THE Co-operative Group is trialling a new blockchain technology that can be used to track food from source to ensure its authenticity and sustainability.
The Co-op food division is currently conducting its own trial with Provenance – which created blockchain technology – on fresh food products. The trial is expected to finish later this year.
The digital technology has already been used in another trial to track fish from trawler to the supermarket in a bid to revolutionise the way we source food in the hope that it could help end human rights abuses and illegal fishing.
Provenance is about to begin another round of seed funding after initial government funding.
Blockchain works by creating a publicly immutable ledger of transactions that can ensure claims made on food labels are correct.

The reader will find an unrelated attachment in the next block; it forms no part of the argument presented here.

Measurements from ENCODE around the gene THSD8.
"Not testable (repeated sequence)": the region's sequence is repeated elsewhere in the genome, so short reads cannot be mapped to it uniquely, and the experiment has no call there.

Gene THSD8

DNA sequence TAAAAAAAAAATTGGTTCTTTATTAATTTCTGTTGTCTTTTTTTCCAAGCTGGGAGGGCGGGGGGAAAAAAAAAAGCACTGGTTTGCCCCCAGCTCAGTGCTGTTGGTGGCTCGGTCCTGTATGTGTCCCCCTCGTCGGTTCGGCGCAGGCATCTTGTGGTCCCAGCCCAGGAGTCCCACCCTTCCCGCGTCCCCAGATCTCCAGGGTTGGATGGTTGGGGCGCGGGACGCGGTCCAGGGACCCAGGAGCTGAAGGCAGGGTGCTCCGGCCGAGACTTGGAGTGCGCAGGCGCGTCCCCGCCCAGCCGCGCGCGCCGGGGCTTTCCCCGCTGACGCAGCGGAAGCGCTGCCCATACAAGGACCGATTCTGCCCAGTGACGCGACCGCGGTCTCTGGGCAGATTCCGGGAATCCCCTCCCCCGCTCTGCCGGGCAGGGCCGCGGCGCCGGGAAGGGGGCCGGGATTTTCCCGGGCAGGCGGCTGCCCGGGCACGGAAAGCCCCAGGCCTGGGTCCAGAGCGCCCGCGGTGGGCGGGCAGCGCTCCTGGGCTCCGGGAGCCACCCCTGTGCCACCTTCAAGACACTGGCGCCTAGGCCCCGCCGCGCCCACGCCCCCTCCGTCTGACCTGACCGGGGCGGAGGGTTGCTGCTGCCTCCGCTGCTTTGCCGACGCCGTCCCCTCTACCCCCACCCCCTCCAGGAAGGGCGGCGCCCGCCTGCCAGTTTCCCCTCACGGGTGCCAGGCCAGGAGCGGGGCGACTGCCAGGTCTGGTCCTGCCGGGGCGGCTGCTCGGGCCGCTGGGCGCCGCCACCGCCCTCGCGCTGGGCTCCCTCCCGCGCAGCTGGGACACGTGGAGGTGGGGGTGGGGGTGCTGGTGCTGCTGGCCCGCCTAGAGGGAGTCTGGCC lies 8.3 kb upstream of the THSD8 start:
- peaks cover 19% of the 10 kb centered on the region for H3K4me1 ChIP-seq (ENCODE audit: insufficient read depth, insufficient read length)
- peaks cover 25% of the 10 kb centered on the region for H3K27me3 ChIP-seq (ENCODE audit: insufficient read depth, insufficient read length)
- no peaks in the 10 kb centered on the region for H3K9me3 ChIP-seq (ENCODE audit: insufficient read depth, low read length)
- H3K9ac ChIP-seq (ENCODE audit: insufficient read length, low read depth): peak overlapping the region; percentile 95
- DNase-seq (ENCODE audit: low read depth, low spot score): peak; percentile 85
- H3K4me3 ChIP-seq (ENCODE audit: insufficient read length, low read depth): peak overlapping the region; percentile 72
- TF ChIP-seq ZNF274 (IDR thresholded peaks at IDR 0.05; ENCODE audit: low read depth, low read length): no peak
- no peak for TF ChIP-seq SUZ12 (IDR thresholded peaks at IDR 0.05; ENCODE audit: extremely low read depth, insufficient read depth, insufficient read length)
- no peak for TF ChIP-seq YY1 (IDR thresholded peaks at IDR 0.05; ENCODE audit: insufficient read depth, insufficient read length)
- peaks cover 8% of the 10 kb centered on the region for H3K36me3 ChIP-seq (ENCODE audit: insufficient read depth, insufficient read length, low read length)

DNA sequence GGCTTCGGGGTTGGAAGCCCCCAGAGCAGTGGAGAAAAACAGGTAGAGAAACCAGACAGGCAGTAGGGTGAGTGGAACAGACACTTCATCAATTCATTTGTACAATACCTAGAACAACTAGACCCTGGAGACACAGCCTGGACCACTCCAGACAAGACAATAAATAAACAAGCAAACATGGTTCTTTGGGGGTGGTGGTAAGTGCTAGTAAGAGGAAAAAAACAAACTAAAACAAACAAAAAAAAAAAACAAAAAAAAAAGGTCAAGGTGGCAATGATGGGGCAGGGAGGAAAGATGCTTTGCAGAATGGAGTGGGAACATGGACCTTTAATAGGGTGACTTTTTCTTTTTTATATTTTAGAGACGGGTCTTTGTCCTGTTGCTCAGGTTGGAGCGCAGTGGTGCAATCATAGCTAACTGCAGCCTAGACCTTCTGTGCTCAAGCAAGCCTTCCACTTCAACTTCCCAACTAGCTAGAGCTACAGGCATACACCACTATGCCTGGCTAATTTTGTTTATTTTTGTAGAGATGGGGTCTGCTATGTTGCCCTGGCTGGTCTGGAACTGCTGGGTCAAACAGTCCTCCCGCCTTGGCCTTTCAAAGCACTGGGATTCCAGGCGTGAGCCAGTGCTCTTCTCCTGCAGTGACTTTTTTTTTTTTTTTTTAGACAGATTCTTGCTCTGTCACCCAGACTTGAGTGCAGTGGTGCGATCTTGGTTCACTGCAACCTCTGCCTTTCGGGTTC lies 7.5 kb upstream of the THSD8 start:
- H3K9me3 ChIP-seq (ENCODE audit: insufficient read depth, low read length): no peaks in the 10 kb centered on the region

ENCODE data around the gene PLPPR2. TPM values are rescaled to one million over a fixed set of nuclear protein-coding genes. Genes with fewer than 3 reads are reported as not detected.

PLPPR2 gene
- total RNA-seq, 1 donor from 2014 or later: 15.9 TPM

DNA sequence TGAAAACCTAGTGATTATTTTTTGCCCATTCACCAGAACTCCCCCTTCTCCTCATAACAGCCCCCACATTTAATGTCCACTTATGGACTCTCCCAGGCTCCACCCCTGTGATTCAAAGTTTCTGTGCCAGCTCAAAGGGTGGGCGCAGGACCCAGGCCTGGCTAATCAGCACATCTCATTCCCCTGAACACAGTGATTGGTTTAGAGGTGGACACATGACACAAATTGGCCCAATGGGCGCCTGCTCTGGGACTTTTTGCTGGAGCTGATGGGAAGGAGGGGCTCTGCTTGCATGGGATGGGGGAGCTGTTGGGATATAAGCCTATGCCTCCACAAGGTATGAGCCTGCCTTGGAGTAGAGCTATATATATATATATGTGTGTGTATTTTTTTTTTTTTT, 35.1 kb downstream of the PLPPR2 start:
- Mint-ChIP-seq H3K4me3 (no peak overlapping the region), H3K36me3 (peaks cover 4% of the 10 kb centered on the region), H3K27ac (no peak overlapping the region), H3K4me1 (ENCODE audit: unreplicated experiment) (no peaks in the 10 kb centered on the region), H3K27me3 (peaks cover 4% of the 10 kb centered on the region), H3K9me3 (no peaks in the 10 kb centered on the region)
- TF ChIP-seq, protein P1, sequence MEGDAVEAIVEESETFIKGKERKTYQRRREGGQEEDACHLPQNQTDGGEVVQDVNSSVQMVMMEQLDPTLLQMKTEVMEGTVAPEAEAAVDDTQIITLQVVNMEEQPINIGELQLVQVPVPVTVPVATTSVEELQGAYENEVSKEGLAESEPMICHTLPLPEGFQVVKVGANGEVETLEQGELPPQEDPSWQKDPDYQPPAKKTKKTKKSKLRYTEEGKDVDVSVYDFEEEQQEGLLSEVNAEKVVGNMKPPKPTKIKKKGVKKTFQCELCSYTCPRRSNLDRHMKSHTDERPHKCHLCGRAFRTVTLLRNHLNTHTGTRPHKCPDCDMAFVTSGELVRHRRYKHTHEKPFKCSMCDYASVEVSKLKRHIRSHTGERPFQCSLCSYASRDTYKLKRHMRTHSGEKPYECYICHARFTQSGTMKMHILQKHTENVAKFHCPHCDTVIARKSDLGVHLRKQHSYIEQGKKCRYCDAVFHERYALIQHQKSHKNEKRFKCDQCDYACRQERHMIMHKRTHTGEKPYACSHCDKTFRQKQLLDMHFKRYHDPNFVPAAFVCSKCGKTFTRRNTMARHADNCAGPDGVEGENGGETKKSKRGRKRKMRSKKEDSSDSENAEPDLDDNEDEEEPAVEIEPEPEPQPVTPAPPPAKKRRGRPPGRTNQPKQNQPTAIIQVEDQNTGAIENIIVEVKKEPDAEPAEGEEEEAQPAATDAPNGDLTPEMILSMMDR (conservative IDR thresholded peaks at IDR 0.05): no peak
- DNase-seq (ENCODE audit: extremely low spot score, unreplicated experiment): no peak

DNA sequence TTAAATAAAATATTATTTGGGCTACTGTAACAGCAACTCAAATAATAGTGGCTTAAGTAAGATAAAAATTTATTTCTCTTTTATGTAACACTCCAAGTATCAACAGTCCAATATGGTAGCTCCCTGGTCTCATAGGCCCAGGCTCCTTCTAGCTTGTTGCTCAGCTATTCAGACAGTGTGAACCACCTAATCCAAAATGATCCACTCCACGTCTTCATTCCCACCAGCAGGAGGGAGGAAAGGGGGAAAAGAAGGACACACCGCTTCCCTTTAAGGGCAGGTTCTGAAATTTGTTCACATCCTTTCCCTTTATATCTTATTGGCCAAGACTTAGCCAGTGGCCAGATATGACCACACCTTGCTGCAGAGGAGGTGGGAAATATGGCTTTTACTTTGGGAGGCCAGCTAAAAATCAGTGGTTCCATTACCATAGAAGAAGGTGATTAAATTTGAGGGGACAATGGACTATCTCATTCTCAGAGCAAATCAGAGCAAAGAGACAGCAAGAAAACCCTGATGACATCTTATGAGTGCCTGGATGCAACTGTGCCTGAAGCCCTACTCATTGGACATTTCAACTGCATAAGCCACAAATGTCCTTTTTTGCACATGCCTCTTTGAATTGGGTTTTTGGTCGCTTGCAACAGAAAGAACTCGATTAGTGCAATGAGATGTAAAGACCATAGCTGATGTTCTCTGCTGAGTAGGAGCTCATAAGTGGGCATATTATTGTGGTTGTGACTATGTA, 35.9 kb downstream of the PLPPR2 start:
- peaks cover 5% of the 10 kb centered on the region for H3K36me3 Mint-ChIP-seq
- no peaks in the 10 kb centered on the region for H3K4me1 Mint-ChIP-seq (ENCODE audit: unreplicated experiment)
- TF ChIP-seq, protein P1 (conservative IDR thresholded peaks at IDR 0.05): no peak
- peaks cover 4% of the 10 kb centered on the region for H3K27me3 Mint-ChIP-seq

The technology is expected to revolutionise the worlds of finance and property as well as the food supply chain. The company is also in talks with luxury retailers about potential uses.
It is also working with smaller companies allowing them to prove the artisanal or craft nature of their products by creating a digitally based history which consumers are able to view via a smartphone.
“Co-op are very progressive in view of what a supermarket should be, and is pioneering like it has been with Fairtrade,” Provenance founder Jessi Baker said.
Chartered accountant Colin Adams rebuilt the AIM listed company’s finance team and helped turn the business around after a challenging period
Travis Perkins to close 30 branches and could cut as many as 600 jobs, the builders’ merchant said, as it warned on full year profits
O2's new CFO Patricia Cobian discusses the joined-up approach required to improve digital connectivity - and its vital role in improving the UK's economic growth prospects